Everyone here has been where you are right now so don't hesitate to come here and ask any question, no matter how silly it may seem. Or come here and vent. Our families and friends try to understand what we are feeling but most times they are more frightened than we are. I have always told my family and friends that if they can't say anything positive. don't say anything at all. During the next few days, laugh as much as possible. Laughter i a great stress relief.

Please keep us informed and let us know what we can do to help.

Hugs, smiles and prayers..

Deb


 


barkyboys
Veteran Member


Date Joined Jul 2003
Total Posts : 1564
   Posted 12/28/2009 8:39 AM (GMT -7)   
Nothing I can add will be better to hear than the words of Deb and Susan. I've heard of oncologists who prefer to think of your situation as a "chronic" disease, like diabetes. Yes, it can eventually kill you, but with treatment and proper management, you can certainly have a lot of living left to do. Of course this is devastating... you should allow yourself to grieve, and then move on to fighting this thing. Hugs to you...

BEV
"There's a difference between a philosophy and a bumper sticker."  --Charles Schulz


Tavish
Veteran Member


Date Joined Jul 2003
Total Posts : 2272
   Posted 12/28/2009 10:04 PM (GMT -7)   
I echo Bev's note....this is definitely devastating news and even for those with stage I or II, there is a great deal of grief and loss and anger and a whole lotta difficult emotions and decisions.
If your onc gives you a death sentence, get a new one who gives you hope. There is a lot of information for you to learn about your cancer, it's progression and the latest in treatment advances. And even if your onc is great, consider a second opinion for reassurance or other options.
And besides our 2 gals who posted here with their long term survival, another sister of ours, Deb, has been maybe 15 or 20 years after bone mets, and has been disease free all these years. New treatment advances are coming out all the time....so like Bev said, allow yourself to grieve and deal with the tough news, then get out there and fight!
Lori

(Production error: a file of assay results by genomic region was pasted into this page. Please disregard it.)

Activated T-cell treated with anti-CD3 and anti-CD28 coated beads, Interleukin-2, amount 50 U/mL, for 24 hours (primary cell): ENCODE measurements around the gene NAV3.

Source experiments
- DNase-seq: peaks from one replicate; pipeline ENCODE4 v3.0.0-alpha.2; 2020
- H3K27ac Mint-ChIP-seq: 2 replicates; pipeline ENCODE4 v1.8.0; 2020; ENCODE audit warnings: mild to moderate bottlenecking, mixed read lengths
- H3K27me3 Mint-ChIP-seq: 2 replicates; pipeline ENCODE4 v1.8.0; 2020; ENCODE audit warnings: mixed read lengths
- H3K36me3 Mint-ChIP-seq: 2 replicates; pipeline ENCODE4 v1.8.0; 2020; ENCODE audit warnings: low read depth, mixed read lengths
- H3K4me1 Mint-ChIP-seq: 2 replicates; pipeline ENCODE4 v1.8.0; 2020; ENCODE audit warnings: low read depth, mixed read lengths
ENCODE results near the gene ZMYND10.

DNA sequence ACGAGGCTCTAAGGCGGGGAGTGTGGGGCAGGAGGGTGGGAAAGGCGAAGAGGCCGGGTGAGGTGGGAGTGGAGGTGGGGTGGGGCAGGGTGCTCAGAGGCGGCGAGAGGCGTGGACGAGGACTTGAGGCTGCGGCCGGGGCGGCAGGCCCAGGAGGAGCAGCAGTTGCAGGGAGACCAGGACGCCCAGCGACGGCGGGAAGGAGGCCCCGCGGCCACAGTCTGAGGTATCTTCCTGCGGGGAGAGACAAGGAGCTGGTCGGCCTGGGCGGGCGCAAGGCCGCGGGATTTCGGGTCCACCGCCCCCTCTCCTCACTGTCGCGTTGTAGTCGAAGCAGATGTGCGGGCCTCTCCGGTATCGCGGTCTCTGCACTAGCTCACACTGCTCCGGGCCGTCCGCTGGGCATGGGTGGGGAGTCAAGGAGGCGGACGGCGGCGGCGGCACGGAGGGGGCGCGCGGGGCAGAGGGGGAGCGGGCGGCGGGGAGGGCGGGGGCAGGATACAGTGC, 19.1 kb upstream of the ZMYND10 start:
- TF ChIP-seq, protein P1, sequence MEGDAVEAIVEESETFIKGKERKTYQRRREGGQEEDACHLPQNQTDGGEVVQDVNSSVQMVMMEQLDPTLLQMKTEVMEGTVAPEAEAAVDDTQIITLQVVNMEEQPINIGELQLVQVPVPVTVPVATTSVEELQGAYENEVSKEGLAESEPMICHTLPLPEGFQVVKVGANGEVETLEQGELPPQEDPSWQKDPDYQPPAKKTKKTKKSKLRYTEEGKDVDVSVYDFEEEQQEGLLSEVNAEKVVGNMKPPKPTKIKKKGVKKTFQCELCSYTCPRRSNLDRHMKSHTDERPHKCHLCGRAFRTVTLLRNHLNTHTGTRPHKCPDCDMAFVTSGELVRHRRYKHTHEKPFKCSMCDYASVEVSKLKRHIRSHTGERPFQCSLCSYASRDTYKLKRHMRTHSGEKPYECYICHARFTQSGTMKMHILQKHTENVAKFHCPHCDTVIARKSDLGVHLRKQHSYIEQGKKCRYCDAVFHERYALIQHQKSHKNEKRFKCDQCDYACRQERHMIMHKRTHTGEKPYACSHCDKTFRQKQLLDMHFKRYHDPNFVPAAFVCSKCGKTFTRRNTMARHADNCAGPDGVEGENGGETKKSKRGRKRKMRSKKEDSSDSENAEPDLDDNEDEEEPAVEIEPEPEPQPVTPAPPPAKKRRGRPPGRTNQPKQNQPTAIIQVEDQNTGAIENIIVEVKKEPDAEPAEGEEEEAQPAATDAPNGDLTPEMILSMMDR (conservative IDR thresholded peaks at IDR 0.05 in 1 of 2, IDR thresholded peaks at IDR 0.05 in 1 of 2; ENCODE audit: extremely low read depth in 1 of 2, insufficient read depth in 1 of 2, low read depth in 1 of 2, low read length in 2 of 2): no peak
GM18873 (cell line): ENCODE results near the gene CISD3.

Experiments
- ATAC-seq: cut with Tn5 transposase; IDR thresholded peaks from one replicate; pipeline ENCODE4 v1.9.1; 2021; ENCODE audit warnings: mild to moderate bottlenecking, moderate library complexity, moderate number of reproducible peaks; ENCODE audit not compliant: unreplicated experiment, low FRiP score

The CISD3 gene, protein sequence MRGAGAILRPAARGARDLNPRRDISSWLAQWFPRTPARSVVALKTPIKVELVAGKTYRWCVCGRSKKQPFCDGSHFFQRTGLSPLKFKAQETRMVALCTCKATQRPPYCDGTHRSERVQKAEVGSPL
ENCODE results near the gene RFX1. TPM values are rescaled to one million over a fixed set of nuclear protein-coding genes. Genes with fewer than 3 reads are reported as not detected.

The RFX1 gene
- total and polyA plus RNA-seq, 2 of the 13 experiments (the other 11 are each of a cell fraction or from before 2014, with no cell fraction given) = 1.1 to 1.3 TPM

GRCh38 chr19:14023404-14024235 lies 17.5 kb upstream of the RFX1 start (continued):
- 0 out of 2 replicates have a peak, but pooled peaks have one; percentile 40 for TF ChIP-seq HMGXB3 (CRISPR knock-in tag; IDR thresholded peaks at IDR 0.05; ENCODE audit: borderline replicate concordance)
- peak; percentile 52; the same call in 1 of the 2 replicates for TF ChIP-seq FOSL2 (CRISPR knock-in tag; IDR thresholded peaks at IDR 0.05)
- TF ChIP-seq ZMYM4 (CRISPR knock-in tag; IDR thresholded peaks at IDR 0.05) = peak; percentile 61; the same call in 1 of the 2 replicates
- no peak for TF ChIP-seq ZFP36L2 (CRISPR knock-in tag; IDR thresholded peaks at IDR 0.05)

coopfesta
Veteran Member


Date Joined Sep 2003
Total Posts : 1373
   Posted 12/29/2009 9:17 AM (GMT -7)   
Forgive the echoing, but I'm also a vet of this site and have seen and heard some amazing stage IV stories.  please check someone else out.  Go to a city.  We jews from L>I> run to Sloan, but maybe there's a cancer center near you.  Let us know how it goes.

"Our greatest glory is not in never falling, but in rising every time we fall." -Confucius
Don't knock on Death's Door.  Ring the bell and run.  He hates that.

Ellen


Lmarie
New Member


Date Joined Dec 2009
Total Posts : 6
   Posted 1/2/2010 9:35 PM (GMT -7)   
I'am not sure if I am doing this right but here it goes. Had my first of Chemo last Wednesday. I started on Taxol which I 'l'll take 3 times a month. I was suppose to start Avastin but I have to wait till they put the port in on Monday. Next Chemo is Wednesday the 7th. I will take Zometa once a month to  prevent bone fracture. I had my hair cut really short this week and looked for wigs today. Both made me sick to my stomach. I have been sleeping my days away so I dont have to talk to anyone. I go to work because I have to do. I just dont know how to live with this. Most of friends dont know that I have stage 4 cancer the ones that do say everything will be alright. So lost....

debbiR
Veteran Member


Date Joined Feb 2005
Total Posts : 730
   Posted 1/3/2010 1:00 AM (GMT -7)   

First, big hugs to you. I know that you are feeling very frightened, confused, angry and alone right now. These are all very normal feelings that you need to experience and work thru. I am very proud of you for being proactive and getting your wig so that it will be ready and for cutting your hair. This is one area that we have control over..our hair. Have fun w/ the wigs. You can go any color or any style that you want. Check w/ your local ACS for free wigs. You might have use the words "cranial prothesis" on your insurance forms to get your insurance company to cover the cost. Yes, you will definitely lose your hair BUT it will grow back. If your hair is straight now it will come back in curly and if it is curly it will come back in straight.